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Letting the Predator Hounds Loose

Read all about Hybride's ferocious alien dogs.

Check out the Predators trailers and clips at AWNtv!

The Hounds had to be strong and swift. All images courtesy of Twentieth Century Fox.

In Predators, a mercenary (Adrien Brody) leads a team of elite warriors that realizes it has been selected as prey on an alien planet. Directed by Nimród Antal and produced by Robert Rodriguez, Predators returns to the alien design of the first two films (Rodriguez's Troublemaker Studios collaborated on the Black Super Predators with KNB FX Group, which are not CG).

However, Hybride and Ubisoft Digital Arts collaborated on the CG Predator Hounds, which controlled by the Predators to flush out their prey much like a fox hunter uses its hounds. Hybride and UDA not only handled the Hounds but also moments when the Hounds interact with the jungle environment. Hybride artists replaced real leaves and debris during shooting with their own CG greenery.

"These are like Hell Hounds: very mean and nasty, so, of course, they were built and textured in CG and we had to integrate them into the plates of the live shooting," explains Philippe Théroux , lead CG supervisor for Hybride. "Sometimes the guns on their shoulders were animated in CG; the blade of the Predator was sometimes CG." In all there were 470 shots.

Hybride was provided with designs for the Hounds from Troublemaker, but the large, protruding horns proved problematic when hunting their prey, so a little tweaking was done in consultation with the director. For the Hounds, Hybride used ZBrush and Softimage and they had to be photoreal.

A new forest generator was created from ICE to get believable interaction.

"The humans use machine guns and shot guns to kills them so we had to create models of the Hounds half-destroyed with limbs missing and bullet holes in their heads or horns shattered," Théroux continues. "We created a bank of models and were able to bring them in the scene with animation, depending on the cut and the progression of wounds, to get good continuity.

"The challenge of the Hounds was the same kind of problem you have when animating an outer space creature that doesn't exist. It was striking a balance between a heavy, mean look but having the ability to also move swiftly. So we had to be careful that they didn't look too light when they jumped to take a human down."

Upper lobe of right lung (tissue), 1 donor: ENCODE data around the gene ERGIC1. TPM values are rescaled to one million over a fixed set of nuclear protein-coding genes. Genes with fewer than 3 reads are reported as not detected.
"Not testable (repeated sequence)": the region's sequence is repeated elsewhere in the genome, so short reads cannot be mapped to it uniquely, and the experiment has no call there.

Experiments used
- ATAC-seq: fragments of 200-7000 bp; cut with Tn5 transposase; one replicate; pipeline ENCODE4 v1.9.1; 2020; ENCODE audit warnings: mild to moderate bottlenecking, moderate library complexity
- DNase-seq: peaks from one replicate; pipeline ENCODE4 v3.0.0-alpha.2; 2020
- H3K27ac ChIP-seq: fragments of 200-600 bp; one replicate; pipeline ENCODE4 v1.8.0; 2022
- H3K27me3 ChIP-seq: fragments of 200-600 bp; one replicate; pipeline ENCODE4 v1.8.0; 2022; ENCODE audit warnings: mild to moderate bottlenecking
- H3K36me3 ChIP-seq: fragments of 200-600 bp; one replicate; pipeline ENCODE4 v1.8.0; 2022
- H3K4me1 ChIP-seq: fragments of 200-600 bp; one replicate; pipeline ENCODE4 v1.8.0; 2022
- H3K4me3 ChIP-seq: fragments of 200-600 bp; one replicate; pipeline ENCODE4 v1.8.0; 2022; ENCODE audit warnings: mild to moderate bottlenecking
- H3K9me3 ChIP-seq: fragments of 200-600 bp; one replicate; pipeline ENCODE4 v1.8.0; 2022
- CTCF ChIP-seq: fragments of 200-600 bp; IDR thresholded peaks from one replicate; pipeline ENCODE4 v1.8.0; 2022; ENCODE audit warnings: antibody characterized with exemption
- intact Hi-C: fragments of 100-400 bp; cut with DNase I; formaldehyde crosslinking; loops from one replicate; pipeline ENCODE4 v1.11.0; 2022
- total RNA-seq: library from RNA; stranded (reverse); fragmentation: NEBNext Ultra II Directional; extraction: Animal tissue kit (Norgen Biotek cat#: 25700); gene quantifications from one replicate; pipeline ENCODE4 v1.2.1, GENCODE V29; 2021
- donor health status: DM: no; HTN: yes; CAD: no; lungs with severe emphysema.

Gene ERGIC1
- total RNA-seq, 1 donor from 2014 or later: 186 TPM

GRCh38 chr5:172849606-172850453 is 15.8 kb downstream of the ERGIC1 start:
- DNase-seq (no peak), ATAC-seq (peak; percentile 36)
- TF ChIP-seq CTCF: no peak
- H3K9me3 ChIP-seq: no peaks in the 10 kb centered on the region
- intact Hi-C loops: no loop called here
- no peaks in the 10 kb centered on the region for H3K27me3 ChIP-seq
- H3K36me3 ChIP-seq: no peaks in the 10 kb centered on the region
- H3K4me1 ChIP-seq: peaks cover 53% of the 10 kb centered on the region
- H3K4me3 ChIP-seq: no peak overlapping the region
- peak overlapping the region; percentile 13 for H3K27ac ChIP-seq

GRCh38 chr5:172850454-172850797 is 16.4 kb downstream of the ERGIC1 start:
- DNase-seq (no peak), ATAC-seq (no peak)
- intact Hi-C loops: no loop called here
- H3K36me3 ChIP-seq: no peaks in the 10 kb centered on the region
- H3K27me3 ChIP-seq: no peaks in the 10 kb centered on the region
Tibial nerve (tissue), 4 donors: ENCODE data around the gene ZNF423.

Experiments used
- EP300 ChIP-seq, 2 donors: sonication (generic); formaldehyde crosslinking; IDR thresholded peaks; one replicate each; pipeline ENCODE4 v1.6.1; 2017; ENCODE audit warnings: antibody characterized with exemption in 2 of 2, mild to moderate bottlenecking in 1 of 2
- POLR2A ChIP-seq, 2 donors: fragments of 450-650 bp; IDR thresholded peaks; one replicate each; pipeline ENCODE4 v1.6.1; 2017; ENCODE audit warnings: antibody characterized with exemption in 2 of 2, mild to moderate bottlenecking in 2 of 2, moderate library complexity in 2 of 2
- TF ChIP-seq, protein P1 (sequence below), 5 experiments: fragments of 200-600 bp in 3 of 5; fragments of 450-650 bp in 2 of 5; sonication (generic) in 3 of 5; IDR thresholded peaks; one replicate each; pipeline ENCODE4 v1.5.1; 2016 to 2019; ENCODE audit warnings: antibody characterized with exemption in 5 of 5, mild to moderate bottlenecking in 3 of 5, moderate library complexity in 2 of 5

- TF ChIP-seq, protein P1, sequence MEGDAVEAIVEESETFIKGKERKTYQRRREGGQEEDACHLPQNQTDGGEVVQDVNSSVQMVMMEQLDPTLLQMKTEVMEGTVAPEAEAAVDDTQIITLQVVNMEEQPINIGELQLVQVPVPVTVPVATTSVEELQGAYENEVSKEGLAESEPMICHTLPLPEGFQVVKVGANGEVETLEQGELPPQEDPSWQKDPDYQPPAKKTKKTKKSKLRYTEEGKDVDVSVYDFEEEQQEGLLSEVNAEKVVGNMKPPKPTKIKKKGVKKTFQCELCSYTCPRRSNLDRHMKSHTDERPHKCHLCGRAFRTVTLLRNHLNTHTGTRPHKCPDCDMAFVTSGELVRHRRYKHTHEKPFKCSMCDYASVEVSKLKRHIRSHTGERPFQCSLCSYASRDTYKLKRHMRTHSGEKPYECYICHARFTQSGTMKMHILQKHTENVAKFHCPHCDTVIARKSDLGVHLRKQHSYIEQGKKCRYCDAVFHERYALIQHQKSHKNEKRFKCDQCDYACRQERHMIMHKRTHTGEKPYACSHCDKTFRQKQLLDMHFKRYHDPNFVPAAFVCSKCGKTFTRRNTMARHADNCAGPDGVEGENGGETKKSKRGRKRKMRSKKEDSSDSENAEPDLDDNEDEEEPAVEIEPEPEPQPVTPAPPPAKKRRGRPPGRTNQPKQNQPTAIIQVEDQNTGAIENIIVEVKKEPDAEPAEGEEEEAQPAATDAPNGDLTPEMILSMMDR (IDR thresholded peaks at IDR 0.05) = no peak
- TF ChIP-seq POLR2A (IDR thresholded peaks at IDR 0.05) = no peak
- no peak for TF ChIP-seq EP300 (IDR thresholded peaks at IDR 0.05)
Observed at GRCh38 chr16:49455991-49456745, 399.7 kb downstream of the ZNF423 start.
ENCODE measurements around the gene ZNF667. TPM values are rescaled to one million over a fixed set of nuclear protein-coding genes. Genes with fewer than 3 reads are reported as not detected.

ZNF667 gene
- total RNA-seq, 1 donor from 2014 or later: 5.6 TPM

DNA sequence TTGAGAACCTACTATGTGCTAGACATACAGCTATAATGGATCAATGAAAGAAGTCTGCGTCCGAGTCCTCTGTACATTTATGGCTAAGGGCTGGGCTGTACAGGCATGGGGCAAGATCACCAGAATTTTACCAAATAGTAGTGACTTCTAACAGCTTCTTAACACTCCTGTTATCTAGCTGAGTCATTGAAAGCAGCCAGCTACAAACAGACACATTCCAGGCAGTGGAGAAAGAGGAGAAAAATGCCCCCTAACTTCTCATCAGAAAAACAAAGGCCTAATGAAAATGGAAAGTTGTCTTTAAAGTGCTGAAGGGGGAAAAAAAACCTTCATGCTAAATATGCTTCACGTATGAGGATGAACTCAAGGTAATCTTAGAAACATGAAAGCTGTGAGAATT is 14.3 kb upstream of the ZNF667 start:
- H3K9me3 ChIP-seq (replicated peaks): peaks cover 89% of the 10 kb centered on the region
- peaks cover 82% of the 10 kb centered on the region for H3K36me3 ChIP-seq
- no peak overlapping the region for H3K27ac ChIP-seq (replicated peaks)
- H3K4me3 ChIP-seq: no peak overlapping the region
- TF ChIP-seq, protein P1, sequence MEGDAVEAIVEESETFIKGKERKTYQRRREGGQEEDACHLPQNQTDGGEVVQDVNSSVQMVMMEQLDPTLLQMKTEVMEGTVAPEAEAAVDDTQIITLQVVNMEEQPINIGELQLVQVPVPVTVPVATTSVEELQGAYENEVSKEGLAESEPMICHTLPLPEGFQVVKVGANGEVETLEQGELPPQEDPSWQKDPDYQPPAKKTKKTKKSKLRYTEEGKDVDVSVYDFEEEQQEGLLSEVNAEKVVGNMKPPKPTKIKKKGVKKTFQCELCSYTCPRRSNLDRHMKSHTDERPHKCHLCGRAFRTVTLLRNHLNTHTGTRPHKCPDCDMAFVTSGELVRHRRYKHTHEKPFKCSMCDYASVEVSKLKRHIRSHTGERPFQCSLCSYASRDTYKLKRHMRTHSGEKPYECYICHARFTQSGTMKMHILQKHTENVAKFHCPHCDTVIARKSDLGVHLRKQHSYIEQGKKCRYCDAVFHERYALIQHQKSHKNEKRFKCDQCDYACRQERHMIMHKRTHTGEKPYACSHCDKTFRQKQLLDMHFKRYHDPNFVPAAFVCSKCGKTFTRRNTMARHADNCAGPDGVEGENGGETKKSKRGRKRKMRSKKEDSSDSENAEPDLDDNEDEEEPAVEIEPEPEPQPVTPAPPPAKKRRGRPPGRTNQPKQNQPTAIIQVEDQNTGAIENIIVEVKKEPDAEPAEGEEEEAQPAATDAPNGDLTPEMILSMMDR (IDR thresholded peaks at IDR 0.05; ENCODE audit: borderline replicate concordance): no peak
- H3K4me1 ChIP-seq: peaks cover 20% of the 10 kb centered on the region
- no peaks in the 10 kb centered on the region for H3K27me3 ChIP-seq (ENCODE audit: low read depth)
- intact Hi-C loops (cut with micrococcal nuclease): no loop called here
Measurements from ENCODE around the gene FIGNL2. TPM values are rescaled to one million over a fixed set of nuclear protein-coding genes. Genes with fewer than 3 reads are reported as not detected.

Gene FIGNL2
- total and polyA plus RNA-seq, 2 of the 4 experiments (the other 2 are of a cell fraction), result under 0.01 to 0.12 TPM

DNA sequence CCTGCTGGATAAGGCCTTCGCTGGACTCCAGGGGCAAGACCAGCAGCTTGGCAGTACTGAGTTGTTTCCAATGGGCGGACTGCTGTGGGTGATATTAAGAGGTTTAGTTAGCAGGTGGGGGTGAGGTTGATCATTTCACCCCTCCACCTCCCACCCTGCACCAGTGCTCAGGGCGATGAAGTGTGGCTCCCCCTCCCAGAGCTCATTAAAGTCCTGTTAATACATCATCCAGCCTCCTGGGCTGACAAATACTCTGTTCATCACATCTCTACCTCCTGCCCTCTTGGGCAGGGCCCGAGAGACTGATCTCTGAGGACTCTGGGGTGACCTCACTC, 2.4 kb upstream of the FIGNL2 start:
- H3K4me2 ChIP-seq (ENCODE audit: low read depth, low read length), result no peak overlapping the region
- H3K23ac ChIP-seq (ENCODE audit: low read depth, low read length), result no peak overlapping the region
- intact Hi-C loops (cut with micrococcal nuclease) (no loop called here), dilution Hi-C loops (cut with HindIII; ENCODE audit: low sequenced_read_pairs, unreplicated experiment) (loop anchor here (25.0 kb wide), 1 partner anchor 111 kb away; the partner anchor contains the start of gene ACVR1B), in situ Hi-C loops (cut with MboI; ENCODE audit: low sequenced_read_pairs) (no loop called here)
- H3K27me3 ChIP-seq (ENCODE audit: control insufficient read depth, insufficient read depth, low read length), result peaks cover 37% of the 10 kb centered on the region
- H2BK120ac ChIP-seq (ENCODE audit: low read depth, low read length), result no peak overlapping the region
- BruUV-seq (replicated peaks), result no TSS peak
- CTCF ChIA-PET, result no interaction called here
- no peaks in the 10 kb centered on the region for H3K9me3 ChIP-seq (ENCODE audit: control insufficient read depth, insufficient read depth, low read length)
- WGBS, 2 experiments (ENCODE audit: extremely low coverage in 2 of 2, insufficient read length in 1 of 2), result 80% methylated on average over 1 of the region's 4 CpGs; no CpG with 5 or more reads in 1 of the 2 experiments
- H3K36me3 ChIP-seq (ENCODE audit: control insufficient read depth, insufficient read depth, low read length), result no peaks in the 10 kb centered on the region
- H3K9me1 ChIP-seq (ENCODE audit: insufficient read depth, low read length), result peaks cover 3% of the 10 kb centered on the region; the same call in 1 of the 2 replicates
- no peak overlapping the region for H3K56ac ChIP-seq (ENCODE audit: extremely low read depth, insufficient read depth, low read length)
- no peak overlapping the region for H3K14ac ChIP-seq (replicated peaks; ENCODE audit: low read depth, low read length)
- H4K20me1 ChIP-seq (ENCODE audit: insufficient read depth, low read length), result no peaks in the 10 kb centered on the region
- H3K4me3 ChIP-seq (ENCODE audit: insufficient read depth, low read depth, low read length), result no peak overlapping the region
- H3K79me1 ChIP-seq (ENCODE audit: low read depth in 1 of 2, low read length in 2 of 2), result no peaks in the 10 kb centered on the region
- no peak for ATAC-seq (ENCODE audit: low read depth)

According to Daniel Leduc, Hybride's visual effects producer, the CG jungle was the biggest challenge because of the interaction. "We had to have those quadrupeds run in two paths that were covered with dead leaves," Leduc suggests. "So to have those leaves moving or being pushed or flying around as the Hounds were running was a challenge. In all of the shots, we recreated the path entirely in CG and did a simulation of the dead leaves and twigs that were on the forest floor. The simulation was done with ICE and the render in XSI with mental ray.

Predator plasma blasts were also part of the CG arsenal.

"For every layout, we had the Lidar scan of the jungle, so looking at the footage -- the information about the camera and the lens-- we were able to match the lidar model with the actual live plate. We had the dips in the ground and the trunks of the trees, so it was very helpful for the layout workload but also to create the shadows of the trees on the CG model, to create the bullet impact as the humans shoot the Hounds."

This also necessitated R&D in the creation of a forest generator with Softimage's ICE and various plug-ins. "In many scenes, we had to do some set extensions from the jungle or in some scenes we created an entire CG jungle as well, which we created using ICE again as a quick way to populate a scene with trees," adds Théroux."We had pictures of the jungle and modeled the plants with the same shape and texture; we made a bank of the native plants, depending on the sets, and with our plug-ins, we were able to populate an entire set with the corresponding CG plants, trees and vegetation. Of course, we had to make sure everything could render in mental ray, so these scenes were very heavy.

"And we have a long traveling shot where it goes from a lake and flies over some people and goes up a cliff and we end up in the camp of the Predators. And we had to create an entire jungle to match two plates together. The beginning and end were live but everything in the middle was CG. No matter how good the animation was, if the interaction with the jungle wasn't believable, you never would've believed it was shot there with the plates."

Meanwhile, augmentation was done on the Predators, too, including blood, light simulation (muzzle flash, plasma blasts, sparks and laser) and cloaking effects (transparency and transition) were achieved in CG using different combinations of RealFlow, 3DEqualizer, Flame, Smoke and Fusion.

"The look of the Predators is different all the time because of the transitions and cloaking and uncloaking," Leduc says. "We did a lot of work on this style."

Bill Desowitz is senior editor of AWN & VFXWorld.

Bill Desowitz's picture

Bill Desowitz, former editor of VFXWorld, is currently the Crafts Editor of IndieWire.